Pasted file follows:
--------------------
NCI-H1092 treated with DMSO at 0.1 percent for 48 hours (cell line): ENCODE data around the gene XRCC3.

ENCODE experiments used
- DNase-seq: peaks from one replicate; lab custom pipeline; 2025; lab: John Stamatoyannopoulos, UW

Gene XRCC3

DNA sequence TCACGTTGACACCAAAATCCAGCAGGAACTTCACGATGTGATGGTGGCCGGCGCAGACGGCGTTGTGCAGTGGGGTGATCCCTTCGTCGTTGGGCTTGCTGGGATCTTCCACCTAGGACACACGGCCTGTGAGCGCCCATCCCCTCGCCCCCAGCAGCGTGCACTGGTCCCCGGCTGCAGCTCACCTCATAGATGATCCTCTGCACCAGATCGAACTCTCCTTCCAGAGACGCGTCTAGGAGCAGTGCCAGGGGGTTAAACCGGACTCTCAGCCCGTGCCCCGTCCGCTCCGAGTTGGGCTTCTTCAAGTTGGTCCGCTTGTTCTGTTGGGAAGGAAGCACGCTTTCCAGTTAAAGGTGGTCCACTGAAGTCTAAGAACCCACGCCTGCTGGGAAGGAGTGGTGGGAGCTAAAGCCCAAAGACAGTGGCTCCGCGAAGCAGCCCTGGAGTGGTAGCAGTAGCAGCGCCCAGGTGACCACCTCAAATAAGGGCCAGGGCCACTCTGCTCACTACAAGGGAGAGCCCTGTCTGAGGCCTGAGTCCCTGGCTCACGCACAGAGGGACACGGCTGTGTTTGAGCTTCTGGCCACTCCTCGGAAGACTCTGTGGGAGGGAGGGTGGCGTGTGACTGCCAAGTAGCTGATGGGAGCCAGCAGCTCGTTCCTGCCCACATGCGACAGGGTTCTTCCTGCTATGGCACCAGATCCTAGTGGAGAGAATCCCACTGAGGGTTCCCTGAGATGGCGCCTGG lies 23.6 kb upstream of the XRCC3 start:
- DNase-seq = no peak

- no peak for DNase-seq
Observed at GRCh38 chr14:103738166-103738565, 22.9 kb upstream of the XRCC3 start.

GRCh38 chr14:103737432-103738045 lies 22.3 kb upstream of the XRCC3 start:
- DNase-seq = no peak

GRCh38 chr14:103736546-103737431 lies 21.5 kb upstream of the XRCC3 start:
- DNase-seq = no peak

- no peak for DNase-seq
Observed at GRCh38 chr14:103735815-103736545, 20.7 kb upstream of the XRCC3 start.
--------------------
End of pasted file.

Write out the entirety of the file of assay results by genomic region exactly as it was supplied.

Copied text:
NCI-H1092 treated with DMSO at 0.1 percent for 48 hours (cell line): ENCODE data around the gene XRCC3.

ENCODE experiments used
- DNase-seq: peaks from one replicate; lab custom pipeline; 2025; lab: John Stamatoyannopoulos, UW

Gene XRCC3

DNA sequence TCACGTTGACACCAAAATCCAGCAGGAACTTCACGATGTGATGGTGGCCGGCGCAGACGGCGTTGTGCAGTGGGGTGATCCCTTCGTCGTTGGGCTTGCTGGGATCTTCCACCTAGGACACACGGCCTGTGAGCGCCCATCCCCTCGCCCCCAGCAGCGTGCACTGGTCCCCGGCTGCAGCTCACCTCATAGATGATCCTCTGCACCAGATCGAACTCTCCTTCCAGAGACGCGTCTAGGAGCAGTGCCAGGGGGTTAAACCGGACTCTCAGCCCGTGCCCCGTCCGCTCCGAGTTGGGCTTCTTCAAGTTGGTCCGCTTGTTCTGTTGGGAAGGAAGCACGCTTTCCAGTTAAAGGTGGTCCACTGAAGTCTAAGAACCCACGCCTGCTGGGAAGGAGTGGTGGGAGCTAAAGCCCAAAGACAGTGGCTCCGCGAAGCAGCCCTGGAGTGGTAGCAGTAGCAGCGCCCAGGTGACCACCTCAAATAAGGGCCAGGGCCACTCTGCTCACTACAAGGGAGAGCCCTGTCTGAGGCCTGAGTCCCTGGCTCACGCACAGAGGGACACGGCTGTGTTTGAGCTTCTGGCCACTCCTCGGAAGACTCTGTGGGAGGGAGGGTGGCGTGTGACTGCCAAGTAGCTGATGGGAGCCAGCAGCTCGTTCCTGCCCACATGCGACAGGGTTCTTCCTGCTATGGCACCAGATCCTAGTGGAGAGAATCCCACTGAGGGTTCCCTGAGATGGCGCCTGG lies 23.6 kb upstream of the XRCC3 start:
- DNase-seq = no peak

- no peak for DNase-seq
Observed at GRCh38 chr14:103738166-103738565, 22.9 kb upstream of the XRCC3 start.

GRCh38 chr14:103737432-103738045 lies 22.3 kb upstream of the XRCC3 start:
- DNase-seq = no peak

GRCh38 chr14:103736546-103737431 lies 21.5 kb upstream of the XRCC3 start:
- DNase-seq = no peak

- no peak for DNase-seq
Observed at GRCh38 chr14:103735815-103736545, 20.7 kb upstream of the XRCC3 start.